Town Hall Presentation (April 28, 2015)

The following are images taken from the PowerPoint presentation.

Presiding over the meeting were Alisha Winterswyk, Barb Stanton, Frank Robinson, Jason Ackerman, John Brown, Ken Macvey, Larry Cusack, and Marc Puckett.

Includes notes and commentary by Greg Raven.

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Although Larry Cusack did give the welcome, he recused himself from the discussion, leaving Barb Stanton to run the remainder of the meeting.
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Frank Robinson edified the TOAV's experts, just like they teach you in Amway.
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You want lawyers? The TOAV's got lawyers. So many lawyers. Isn't it nice to know that somebody is making money off of this ongoing fiasco?
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The statement that the community has voiced concerns is dangerously close to validating mob rule. If it’s wrong to do something, it doesn't matter how many persons say otherwise: It's still wrong. It's also disingenuous to complain about rates being too high when you yourself have no intention of reducing them. Finally, the ownership transfer of AVRWC is not unusual, or — more to the point — harmful to the residents of Apple Valley. The fact that there are outside investors means there are others who believe in our community, and are willing to invest in it. Each of these is a good thing.
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This chart is eyewash. AVRWC kept its rates artificially low during the economic downturn for the benefit of the ratepayers, and now the TOAV is using that generosity against Ranchos. Furthermore, TOAV always misstates estimated increases to make AVRWC look bad, while again failing to mention that the TOAV has no intention of lowering water rates, should they ever come under the Town's control.
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For context and comparison, see the 2010 water rate comparison table and the 2014 water rate comparison table, from AVRWC. See the more legible abridged version below.
May 2014 High Desert Water Rate Comparison
Water Provider Minimum monthly service charge Water usage charge for 10 CCF Water usage charge for 17 CCF Water usage charge for 28 CCF
AVRWC 22.84 24.80 49.43 86.80
Hesperia 19.63 9.00 19.85 36.90
Victorville 17.50 14.70 24.99 41.16
GSW 16.15 31.15 49.06 97.99
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Note that while the Summary supposedly will cover Pros and Cons, the Cons are not mentioned. This is part and parcel of the way the TOAV is approaching this issue: It is going forward, no matter what. That's because this isn't about water, it's about money. AVRWC has cash flow, and the TOAV wants it. Be afraid. Be very afraid.
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The TOAV’s portrayal of Park Water, Carlyle Group, and Liberty Utilities comes dangerously close to demagoguery, as it focuses on foreigners who have money. Furthermore, it ignores the fact that these foreign investors have put a lot of money into the water system in our community. Many successful cities want foreign investment. Apple Valley is not among them.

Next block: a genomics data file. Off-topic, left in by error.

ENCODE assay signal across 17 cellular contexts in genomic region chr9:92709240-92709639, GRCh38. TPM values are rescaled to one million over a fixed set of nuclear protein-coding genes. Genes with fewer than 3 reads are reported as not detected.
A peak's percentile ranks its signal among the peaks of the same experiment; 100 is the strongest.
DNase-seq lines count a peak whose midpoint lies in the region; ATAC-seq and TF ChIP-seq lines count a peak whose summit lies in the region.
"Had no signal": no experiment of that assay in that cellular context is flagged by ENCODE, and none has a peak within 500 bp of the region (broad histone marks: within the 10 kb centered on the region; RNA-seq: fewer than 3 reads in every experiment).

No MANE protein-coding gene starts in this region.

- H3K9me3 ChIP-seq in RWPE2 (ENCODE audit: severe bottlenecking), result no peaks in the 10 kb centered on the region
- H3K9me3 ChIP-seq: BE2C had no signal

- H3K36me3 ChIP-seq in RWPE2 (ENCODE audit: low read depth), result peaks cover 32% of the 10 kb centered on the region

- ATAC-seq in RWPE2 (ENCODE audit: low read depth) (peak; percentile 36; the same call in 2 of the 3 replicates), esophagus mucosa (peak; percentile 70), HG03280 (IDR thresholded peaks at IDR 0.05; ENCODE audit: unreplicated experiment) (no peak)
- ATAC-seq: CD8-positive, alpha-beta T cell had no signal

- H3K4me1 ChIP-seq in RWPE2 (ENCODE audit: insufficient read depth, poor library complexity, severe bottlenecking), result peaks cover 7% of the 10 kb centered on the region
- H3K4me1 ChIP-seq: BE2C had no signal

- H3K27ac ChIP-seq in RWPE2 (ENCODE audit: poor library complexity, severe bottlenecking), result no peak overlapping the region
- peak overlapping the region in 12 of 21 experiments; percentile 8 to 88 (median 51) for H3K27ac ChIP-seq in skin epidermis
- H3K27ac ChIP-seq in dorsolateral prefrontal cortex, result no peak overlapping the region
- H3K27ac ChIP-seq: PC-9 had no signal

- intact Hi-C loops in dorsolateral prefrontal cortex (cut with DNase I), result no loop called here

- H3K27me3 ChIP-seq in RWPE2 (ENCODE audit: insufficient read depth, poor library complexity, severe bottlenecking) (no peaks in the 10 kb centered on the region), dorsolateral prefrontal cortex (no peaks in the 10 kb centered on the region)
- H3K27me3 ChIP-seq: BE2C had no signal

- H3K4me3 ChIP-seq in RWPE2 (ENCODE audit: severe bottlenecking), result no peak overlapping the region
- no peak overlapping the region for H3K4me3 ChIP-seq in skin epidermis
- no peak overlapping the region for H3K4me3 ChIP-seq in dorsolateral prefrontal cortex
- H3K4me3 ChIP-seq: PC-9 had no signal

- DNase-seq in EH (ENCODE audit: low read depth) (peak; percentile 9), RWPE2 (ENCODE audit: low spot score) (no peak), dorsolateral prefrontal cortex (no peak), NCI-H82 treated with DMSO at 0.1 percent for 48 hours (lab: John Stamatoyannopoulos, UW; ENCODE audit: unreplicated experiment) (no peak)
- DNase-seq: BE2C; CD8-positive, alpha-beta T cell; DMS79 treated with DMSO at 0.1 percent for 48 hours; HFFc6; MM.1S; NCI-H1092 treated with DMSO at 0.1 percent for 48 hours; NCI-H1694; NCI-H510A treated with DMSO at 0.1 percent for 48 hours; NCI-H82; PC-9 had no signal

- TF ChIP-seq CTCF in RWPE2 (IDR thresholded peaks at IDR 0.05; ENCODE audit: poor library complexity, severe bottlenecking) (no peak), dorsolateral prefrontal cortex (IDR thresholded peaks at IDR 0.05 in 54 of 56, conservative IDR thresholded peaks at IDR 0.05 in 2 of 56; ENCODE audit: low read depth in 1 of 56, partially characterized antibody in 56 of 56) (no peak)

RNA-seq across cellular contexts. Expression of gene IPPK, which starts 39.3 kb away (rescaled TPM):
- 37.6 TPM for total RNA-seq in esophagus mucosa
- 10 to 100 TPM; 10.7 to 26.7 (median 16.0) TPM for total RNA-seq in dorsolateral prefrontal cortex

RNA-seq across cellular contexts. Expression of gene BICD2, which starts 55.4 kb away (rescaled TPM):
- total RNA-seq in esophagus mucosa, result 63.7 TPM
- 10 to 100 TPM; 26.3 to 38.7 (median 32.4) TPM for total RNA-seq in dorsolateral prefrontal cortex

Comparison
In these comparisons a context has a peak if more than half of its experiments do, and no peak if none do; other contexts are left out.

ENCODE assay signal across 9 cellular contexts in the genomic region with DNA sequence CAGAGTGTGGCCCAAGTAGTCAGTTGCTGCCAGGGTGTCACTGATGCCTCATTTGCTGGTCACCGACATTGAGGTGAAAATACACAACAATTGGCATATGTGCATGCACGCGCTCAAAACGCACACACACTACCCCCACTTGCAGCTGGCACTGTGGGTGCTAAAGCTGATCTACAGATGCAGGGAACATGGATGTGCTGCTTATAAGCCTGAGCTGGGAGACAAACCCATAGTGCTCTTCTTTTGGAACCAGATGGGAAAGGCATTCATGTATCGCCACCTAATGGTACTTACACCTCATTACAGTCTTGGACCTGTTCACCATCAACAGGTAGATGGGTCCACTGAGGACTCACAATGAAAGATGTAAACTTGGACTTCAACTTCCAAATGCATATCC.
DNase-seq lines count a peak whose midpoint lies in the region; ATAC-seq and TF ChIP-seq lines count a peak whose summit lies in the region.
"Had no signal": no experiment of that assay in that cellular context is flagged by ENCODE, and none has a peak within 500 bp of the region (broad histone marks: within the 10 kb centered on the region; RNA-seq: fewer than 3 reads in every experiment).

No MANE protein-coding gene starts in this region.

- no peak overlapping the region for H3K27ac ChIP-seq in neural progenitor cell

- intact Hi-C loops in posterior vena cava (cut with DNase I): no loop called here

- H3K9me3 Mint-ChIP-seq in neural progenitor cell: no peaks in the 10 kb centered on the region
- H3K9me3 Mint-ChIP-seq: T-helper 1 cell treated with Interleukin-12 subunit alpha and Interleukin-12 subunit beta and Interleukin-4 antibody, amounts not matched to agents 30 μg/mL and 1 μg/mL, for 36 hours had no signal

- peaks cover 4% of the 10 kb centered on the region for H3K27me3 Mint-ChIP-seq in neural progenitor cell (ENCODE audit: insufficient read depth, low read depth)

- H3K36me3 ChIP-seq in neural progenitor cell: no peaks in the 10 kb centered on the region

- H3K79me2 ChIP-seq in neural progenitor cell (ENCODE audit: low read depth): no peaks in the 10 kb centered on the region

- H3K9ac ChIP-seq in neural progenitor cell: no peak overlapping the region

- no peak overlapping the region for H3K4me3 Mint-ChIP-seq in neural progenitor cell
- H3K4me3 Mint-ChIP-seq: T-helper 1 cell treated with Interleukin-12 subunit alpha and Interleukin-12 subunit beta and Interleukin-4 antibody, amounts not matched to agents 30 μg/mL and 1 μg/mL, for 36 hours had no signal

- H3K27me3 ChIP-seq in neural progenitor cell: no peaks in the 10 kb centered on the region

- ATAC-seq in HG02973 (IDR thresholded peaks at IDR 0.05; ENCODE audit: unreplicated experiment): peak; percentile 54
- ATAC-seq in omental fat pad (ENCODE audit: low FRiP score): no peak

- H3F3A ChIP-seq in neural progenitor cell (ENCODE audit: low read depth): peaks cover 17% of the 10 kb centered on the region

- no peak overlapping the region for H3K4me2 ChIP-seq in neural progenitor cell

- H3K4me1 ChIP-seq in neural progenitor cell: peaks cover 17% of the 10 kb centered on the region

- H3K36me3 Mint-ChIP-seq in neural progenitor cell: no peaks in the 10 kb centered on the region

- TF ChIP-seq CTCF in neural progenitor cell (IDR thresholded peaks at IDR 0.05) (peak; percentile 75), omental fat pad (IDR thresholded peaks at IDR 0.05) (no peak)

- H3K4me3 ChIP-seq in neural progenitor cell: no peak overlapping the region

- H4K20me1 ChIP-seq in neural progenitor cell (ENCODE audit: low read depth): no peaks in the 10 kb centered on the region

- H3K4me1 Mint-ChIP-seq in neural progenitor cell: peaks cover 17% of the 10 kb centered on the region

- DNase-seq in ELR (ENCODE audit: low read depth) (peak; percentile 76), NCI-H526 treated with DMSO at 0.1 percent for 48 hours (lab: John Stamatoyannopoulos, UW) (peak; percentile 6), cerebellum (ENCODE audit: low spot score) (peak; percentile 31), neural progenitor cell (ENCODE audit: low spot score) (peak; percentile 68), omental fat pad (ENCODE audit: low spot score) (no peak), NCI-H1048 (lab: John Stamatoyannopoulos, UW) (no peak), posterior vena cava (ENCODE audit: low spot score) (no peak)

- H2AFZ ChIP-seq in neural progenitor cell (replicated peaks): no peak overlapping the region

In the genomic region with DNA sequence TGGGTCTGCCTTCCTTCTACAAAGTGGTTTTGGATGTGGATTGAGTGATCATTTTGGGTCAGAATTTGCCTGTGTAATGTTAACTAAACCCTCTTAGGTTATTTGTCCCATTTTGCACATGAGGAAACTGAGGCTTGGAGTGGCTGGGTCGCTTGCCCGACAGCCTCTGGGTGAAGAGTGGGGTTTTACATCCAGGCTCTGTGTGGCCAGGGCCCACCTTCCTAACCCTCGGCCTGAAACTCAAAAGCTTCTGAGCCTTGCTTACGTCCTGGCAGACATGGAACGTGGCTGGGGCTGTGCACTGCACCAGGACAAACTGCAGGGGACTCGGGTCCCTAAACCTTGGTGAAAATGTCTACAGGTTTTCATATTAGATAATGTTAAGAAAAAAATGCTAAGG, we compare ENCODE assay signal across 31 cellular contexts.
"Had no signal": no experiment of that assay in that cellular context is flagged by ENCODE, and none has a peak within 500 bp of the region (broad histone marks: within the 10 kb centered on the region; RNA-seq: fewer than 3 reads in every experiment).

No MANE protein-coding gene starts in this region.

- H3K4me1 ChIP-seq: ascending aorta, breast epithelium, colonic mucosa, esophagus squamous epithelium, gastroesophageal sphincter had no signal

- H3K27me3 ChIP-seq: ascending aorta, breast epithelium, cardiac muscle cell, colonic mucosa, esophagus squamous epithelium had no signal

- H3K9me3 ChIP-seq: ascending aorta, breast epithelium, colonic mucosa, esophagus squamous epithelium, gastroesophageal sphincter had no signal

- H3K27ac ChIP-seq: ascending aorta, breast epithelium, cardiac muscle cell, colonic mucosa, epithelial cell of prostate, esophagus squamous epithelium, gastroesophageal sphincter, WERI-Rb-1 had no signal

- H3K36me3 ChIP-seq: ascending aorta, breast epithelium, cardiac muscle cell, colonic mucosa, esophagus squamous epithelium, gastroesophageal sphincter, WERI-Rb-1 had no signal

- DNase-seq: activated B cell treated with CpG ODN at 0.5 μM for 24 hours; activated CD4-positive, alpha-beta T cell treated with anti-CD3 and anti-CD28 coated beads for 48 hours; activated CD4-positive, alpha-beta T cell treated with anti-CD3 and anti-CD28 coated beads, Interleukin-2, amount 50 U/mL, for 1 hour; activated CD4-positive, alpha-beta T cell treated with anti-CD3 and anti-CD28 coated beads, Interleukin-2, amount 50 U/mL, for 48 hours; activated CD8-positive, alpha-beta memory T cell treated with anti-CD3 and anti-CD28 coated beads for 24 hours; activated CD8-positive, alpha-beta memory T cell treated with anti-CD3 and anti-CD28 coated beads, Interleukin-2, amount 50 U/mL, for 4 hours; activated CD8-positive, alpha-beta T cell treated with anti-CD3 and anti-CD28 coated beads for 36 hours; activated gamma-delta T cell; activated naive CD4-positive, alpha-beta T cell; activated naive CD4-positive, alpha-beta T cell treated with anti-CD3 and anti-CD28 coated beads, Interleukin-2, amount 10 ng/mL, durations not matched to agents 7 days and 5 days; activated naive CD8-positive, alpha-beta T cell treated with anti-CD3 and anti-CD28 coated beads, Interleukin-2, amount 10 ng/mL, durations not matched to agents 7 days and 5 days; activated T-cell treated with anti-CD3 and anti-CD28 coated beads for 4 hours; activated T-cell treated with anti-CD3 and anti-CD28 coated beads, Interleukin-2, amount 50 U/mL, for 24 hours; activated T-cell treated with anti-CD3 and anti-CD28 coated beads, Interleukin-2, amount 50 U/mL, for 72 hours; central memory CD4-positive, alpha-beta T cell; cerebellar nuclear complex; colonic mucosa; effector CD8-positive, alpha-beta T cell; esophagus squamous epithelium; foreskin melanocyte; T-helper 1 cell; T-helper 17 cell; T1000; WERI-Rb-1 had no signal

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The average return on investment for privately-held water utilities is more than 12 percent. Park Water (The Carlyle Group) makes less than 10 percent, despite having to spend millions for infrastructure. If you want to see a business with real money-making potential, check out an auto parts store.
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The monopoly accusation is one of the Big Lies put out by TOAV. The private monopoly is a bizarre extension of that lie. There is no such thing as a private monopoly, except in the case where a company is the only one providing a given product or service (such as Braille cell phones for left-handed dogs). All other monopolies are by definition government-protected, because otherwise anyone could start providing that product or service and compete for customers. In the case of water utilities, electrical utilities, and (formerly) telephone utilities, the investments in infrastructure needed to provide the service (and the blight that would come from having multiple competing services) make an argument for assigned service areas, which is not the same as a monopoly. Thus, AVRWC is not a monopoly — public or private. It’s not even the only way to get water! In fact, the only true monopoly in town is the Town government. By the way, Ranchos pays TOAV a franchise fee to do business in the town. Guess TOAV can’t be too upset about that whole monopoly thing, huh?
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During the presentation of this information, the TOAV lied again about not being able to get information from AVRWC. All the Town has to do to get information it doesn’t already have is to sign non-disclosure agreements. Simple. To get information it already has, all it has to do is look in its files. That doesn’t sound too difficult, does it? The TOAV would have you believe otherwise. This slide also omits the rather key information that AVRWC owns the rights to 13,600 acre-feet of water. Oh, that’s right. This isn’t about water, it’s about money.